I now come to the further question of why, the presence of the two ships having failed to achieve the deterrent object, Pearl Harbour having occurred, and the Japanese having begun war, they were sent North from Singapore to oppose the Japanese landings from the Gulf of Siam on the Kra Peninsula. Admiral Tom Phillips, as Vice-Chief of the Naval Staff, was fully acquainted with the whole policy I have described, and had sailed in the Prince of Wales to carry it out. On 8th December he decided, after conferring with his captain and staff officers, that in the circumstances, and in view of the movement of Japanese transports with a weak fighting escort towards the Kra Peninsula, drastic and urgent naval action was required. This action, if successful, would have presented the Army with a good prospect of defeating the landings and possibly of paralysing the invasion of Malaya at its birth. The stakes on both sides were very high. The prize was great if gained; if lost, our danger most grievous. Admiral Phillips was fully aware of the risk, and he took steps for air reconnaissance to see whether there was an enemy aircraft-carrier about, and for fighter protection up to the limit of the short-range fighters available. Only after he left harbour was he informed that fighter protection could not be provided in the area in which he intended to operate, but in view of the low visibility he decided to stand on. Later, in accordance with his predetermined plans, he turned back, because the weather began to clear, and he knew he had been sighted. However, later still, during his retirement, a further landing more to the south of the peninsula was reported, presenting an even more serious threat to Malaya, and he decided to investigate this.
It was on returning from this investigation, which proved to be negative, that his force was attacked, not, as has been supposed, by torpedo or bomber aircraft flown off a carrier, but by very long-range, shore-based, heavy, two-engined torpedo bombers from the main Japanese aerodromes 400 miles away.
In the opinion of the Board of Admiralty, which it is my duty to pronounce, the risks which Admiral Phillips took were fair and reasonable, in the light of the knowledge which he had of the enemy, when compared with the very urgent and vital issues at stake on which the whole safety of Malaya might have depended. I have given an account of this episode. No doubt the Admiralty will have its own inquiry for the purpose of informing itself and of studying the lessons, but I could not bring myself, on the first day that this matter was mentioned, when the information I had was most scanty, to pronounce condemnation on the audacious, daring action of Admiral Tom Phillips in going forward, although he knew of the risks he ran, when the prize might have been 20,000 of the enemy drowned in the sea, and a relief from the whole catalogue of misfortunes which have since come upon us, and have still to come.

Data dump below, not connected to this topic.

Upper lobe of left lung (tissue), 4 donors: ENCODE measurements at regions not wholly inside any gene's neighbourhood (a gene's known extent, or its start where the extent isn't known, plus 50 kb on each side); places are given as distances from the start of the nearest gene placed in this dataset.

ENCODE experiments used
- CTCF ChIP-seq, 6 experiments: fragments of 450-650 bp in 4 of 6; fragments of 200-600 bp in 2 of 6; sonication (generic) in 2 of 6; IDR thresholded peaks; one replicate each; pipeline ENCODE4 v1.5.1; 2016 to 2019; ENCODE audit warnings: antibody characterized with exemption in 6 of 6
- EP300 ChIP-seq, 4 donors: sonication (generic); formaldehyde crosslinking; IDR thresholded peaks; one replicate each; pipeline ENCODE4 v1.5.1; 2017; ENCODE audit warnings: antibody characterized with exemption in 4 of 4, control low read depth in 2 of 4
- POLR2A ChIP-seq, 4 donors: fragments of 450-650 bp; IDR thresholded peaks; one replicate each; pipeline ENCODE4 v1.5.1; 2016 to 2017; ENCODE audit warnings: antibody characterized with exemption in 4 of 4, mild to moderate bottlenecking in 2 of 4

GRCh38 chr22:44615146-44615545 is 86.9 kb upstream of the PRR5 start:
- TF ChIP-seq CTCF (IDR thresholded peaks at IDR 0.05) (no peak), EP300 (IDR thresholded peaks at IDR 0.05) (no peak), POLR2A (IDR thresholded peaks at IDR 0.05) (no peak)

I have finished, and it only remains for us to act. I have tried to lay the whole position before the House as far as public interest will allow, and very fully have we gone into matters. On behalf of His Majesty's Government, I make no complaint of the Debate, I offer no apologies, I offer no excuses, I make no promises. In no way have I mitigated the sense of danger and impending misfortunes of a minor character and of a severe character which still hang over us, but at the same time I avow my confidence, never stronger than at this moment, that we shall bring this conflict to an end in a manner agreeable to the interests of our country, and in a manner agreeable to the future welfare of the world. I have finished. Let every man act now in accordance with what he thinks is his duty in harmony with his heart and conscience.